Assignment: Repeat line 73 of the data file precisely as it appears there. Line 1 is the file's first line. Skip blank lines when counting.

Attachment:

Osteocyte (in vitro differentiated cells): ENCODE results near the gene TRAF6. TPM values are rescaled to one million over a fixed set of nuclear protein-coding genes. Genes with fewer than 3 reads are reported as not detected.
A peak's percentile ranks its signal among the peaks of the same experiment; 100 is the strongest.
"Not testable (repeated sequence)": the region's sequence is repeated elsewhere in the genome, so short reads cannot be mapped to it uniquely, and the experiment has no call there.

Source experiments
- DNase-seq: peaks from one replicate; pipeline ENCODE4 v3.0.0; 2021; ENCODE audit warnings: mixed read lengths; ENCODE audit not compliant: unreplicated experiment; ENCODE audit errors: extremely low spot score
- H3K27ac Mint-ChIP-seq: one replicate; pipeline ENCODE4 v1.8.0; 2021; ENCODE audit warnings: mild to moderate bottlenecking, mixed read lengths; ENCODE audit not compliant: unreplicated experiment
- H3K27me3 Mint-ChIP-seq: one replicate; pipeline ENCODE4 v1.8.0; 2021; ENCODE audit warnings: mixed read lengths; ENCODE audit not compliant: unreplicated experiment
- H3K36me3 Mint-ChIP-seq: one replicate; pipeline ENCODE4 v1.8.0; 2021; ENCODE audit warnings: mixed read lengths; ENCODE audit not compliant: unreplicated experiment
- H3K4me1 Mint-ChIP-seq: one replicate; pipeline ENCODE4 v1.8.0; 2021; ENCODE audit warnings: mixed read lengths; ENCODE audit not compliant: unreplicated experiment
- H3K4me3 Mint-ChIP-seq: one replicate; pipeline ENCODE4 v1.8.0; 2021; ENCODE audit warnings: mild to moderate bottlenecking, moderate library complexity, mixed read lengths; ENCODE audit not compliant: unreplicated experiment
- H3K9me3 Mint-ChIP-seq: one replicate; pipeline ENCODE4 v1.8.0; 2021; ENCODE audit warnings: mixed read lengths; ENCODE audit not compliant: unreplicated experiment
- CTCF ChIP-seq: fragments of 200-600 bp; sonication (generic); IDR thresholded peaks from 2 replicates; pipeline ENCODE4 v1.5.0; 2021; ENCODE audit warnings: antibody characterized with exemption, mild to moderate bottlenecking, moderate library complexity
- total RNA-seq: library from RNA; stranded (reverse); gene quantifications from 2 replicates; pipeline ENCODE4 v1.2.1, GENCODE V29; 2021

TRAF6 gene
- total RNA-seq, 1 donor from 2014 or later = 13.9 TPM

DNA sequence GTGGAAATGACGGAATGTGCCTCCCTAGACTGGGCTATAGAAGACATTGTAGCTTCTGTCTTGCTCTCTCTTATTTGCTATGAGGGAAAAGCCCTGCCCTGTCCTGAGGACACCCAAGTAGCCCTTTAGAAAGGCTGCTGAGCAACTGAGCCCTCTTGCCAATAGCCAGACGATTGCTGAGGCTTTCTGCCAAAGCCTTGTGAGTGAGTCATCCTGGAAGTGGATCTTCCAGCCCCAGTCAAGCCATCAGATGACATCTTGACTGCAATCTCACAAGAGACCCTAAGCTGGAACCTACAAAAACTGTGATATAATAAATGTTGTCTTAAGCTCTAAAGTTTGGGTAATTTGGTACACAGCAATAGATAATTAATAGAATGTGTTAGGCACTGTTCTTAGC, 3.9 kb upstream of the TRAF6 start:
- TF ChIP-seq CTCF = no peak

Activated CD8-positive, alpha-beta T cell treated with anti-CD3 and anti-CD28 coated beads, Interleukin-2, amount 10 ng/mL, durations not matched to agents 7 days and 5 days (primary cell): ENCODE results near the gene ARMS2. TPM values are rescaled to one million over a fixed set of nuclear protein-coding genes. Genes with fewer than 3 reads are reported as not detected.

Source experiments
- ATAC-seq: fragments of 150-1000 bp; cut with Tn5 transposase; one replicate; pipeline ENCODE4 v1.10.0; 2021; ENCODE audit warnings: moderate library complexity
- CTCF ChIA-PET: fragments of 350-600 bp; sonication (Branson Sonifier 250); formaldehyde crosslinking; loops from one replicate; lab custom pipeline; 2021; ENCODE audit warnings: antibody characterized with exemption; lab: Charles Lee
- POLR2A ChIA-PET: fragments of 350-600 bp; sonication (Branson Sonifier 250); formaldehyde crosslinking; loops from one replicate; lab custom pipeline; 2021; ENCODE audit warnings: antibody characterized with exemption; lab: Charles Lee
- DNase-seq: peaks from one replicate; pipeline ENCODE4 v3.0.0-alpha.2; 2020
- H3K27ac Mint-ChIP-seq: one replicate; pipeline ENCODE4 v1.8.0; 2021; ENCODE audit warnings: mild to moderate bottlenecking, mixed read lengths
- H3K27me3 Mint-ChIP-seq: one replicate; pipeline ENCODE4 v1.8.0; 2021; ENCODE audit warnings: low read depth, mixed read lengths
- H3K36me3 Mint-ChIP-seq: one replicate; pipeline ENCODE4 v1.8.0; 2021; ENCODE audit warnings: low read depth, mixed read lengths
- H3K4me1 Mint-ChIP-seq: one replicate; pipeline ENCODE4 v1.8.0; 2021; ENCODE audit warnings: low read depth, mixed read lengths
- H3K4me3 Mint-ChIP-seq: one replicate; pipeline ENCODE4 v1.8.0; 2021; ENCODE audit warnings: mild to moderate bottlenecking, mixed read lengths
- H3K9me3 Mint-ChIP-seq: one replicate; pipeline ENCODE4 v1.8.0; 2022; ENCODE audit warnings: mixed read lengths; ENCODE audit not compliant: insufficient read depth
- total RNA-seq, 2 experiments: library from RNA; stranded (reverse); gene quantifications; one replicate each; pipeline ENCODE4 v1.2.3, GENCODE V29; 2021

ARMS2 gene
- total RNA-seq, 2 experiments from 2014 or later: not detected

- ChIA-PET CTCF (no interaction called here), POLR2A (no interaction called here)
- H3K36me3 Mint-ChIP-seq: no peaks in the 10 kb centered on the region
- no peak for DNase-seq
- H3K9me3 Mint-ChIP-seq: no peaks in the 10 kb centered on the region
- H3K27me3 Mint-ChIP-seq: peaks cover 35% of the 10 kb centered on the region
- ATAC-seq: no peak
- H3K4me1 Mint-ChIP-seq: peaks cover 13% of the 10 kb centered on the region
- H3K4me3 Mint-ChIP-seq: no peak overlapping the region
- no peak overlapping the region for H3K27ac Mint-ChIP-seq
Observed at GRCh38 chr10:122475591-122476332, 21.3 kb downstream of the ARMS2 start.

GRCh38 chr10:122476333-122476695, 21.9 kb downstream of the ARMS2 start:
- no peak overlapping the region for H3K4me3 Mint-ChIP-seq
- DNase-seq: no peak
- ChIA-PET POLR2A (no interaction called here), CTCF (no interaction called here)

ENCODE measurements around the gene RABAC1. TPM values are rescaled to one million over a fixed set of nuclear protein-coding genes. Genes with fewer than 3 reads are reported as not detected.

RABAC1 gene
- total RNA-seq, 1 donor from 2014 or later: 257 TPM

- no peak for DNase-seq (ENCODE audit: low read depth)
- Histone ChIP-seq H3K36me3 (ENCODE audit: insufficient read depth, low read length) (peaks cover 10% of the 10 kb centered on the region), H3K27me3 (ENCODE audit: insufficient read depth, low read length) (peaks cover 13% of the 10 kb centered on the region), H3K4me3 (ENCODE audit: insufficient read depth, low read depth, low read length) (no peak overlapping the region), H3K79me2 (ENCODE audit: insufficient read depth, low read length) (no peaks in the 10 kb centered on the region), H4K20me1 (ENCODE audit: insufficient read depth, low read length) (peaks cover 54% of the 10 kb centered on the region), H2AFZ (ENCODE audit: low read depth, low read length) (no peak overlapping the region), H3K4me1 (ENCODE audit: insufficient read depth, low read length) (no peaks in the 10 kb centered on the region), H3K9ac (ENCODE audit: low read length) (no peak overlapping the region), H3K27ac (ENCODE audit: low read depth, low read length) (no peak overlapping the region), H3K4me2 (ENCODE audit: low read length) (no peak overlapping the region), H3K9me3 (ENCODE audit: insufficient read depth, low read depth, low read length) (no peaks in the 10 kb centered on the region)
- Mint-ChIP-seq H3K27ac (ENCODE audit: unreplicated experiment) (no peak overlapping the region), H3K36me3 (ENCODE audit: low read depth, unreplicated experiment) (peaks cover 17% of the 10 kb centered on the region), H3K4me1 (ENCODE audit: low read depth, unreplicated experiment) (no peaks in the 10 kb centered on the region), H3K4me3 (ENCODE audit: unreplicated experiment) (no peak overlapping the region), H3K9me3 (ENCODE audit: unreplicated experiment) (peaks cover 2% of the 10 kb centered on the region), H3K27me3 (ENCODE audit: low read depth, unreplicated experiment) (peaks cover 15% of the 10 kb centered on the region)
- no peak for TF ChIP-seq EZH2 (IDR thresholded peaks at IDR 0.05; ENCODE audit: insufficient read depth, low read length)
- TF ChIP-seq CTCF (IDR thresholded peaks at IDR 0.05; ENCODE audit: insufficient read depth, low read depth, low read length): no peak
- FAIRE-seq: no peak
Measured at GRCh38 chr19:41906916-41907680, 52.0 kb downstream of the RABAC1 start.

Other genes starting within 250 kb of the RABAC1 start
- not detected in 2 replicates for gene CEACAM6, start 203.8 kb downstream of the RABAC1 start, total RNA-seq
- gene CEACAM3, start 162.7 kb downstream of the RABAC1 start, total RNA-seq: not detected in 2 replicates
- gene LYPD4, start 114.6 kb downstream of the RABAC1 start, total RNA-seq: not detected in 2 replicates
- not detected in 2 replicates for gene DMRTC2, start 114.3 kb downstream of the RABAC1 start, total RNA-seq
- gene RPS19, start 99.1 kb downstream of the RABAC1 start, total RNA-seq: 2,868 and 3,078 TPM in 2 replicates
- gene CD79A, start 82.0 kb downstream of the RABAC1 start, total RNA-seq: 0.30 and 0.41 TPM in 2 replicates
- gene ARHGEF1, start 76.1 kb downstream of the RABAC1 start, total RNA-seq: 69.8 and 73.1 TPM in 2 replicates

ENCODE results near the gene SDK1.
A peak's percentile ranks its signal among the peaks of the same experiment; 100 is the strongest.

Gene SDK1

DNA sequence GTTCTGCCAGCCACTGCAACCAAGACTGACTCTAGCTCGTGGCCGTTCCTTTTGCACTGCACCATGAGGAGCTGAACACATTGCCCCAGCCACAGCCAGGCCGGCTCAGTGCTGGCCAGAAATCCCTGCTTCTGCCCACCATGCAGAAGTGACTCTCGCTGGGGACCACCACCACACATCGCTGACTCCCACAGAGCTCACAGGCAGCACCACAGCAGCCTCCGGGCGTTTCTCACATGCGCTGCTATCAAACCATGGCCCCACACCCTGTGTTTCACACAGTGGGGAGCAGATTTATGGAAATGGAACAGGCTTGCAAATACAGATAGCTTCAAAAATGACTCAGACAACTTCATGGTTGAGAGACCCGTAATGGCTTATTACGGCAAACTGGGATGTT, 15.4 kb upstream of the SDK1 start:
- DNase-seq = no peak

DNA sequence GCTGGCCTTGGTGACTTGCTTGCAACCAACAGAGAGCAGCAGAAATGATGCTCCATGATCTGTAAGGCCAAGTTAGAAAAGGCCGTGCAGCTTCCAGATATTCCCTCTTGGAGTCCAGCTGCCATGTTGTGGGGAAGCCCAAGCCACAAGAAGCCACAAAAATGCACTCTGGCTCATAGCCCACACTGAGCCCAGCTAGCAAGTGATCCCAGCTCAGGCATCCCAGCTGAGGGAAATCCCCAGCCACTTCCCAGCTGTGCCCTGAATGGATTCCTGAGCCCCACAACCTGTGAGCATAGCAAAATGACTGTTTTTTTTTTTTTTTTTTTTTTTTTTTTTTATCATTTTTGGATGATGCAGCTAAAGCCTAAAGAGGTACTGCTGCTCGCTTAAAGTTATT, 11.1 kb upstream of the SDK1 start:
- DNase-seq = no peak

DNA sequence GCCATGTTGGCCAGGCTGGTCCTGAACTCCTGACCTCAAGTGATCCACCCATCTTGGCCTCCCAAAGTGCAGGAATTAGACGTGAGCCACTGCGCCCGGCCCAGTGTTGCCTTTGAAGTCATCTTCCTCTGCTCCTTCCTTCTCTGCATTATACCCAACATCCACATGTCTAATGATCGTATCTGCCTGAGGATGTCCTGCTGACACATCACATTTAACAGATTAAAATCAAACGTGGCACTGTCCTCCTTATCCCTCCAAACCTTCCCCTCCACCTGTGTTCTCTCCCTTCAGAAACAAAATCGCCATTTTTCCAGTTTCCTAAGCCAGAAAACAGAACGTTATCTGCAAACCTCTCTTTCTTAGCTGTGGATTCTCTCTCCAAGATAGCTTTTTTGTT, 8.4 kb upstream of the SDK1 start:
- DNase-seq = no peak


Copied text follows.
- DNase-seq = no peak